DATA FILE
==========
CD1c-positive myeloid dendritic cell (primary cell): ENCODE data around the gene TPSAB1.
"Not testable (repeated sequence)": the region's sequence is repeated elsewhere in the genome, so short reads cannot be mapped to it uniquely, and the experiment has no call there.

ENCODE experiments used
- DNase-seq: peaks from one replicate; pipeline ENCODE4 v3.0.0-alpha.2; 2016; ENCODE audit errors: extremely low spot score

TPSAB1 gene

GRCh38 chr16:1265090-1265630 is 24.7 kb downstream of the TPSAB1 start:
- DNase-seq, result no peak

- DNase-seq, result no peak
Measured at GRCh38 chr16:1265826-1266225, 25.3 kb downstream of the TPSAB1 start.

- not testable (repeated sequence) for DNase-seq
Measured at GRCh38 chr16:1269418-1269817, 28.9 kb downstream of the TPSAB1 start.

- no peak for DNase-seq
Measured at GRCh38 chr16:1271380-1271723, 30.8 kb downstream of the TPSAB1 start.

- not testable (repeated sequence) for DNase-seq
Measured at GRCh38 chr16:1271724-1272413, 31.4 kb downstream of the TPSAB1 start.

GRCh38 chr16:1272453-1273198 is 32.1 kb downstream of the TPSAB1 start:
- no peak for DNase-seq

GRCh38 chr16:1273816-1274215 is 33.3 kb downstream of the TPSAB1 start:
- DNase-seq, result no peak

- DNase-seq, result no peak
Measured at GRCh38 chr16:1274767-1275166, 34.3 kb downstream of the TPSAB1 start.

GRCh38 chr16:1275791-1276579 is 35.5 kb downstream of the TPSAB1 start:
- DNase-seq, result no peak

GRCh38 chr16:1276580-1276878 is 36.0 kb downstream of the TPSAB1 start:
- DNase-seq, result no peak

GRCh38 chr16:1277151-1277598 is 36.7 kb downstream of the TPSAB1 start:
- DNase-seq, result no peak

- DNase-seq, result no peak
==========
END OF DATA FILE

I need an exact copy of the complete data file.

CD1c-positive myeloid dendritic cell (primary cell): ENCODE data around the gene TPSAB1.
"Not testable (repeated sequence)": the region's sequence is repeated elsewhere in the genome, so short reads cannot be mapped to it uniquely, and the experiment has no call there.

ENCODE experiments used
- DNase-seq: peaks from one replicate; pipeline ENCODE4 v3.0.0-alpha.2; 2016; ENCODE audit errors: extremely low spot score

TPSAB1 gene

GRCh38 chr16:1265090-1265630 is 24.7 kb downstream of the TPSAB1 start:
- DNase-seq, result no peak

- DNase-seq, result no peak
Measured at GRCh38 chr16:1265826-1266225, 25.3 kb downstream of the TPSAB1 start.

- not testable (repeated sequence) for DNase-seq
Measured at GRCh38 chr16:1269418-1269817, 28.9 kb downstream of the TPSAB1 start.

- no peak for DNase-seq
Measured at GRCh38 chr16:1271380-1271723, 30.8 kb downstream of the TPSAB1 start.

- not testable (repeated sequence) for DNase-seq
Measured at GRCh38 chr16:1271724-1272413, 31.4 kb downstream of the TPSAB1 start.

GRCh38 chr16:1272453-1273198 is 32.1 kb downstream of the TPSAB1 start:
- no peak for DNase-seq

GRCh38 chr16:1273816-1274215 is 33.3 kb downstream of the TPSAB1 start:
- DNase-seq, result no peak

- DNase-seq, result no peak
Measured at GRCh38 chr16:1274767-1275166, 34.3 kb downstream of the TPSAB1 start.

GRCh38 chr16:1275791-1276579 is 35.5 kb downstream of the TPSAB1 start:
- DNase-seq, result no peak

GRCh38 chr16:1276580-1276878 is 36.0 kb downstream of the TPSAB1 start:
- DNase-seq, result no peak

GRCh38 chr16:1277151-1277598 is 36.7 kb downstream of the TPSAB1 start:
- DNase-seq, result no peak

- DNase-seq, result no peak